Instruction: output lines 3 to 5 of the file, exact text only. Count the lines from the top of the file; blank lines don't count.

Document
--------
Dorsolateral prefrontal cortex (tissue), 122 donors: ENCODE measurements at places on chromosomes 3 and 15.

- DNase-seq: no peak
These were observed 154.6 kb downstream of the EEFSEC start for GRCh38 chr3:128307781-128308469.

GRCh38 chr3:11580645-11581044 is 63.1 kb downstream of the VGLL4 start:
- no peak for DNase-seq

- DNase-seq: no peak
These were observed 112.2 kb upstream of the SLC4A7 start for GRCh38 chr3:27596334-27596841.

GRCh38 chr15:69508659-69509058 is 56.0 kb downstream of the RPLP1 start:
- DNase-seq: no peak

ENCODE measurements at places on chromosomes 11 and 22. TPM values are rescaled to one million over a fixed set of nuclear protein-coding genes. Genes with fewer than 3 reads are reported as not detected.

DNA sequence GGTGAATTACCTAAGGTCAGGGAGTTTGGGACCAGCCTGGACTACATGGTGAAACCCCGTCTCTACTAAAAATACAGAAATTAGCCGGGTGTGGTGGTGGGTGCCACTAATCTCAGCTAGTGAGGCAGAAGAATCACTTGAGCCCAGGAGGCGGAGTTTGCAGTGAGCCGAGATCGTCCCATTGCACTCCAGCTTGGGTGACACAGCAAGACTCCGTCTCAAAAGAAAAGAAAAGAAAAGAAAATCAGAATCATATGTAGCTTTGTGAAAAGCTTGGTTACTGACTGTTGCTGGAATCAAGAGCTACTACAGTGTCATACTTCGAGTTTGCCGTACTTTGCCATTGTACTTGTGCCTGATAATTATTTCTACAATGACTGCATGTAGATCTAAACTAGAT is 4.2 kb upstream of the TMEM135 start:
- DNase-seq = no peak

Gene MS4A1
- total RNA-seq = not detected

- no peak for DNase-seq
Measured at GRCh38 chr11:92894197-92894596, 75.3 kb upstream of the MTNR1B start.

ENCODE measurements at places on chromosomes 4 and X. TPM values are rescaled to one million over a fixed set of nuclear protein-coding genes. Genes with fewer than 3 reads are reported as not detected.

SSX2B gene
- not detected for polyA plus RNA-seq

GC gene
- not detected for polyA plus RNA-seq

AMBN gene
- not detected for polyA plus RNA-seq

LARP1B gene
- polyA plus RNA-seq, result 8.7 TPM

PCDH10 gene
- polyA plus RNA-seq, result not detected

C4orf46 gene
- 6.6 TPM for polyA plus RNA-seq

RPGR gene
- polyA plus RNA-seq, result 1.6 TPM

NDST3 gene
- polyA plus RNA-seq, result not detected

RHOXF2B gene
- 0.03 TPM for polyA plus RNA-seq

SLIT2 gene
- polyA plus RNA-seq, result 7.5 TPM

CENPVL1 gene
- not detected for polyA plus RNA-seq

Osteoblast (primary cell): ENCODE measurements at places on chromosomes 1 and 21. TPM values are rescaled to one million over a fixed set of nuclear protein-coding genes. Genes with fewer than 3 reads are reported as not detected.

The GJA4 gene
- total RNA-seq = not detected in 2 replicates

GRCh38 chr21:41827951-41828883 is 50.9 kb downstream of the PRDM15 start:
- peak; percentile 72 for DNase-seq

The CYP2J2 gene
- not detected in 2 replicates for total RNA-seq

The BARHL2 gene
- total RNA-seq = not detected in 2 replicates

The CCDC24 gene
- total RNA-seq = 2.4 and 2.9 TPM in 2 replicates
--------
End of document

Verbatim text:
These were observed 154.6 kb downstream of the EEFSEC start for GRCh38 chr3:128307781-128308469.

GRCh38 chr3:11580645-11581044 is 63.1 kb downstream of the VGLL4 start:
- no peak for DNase-seq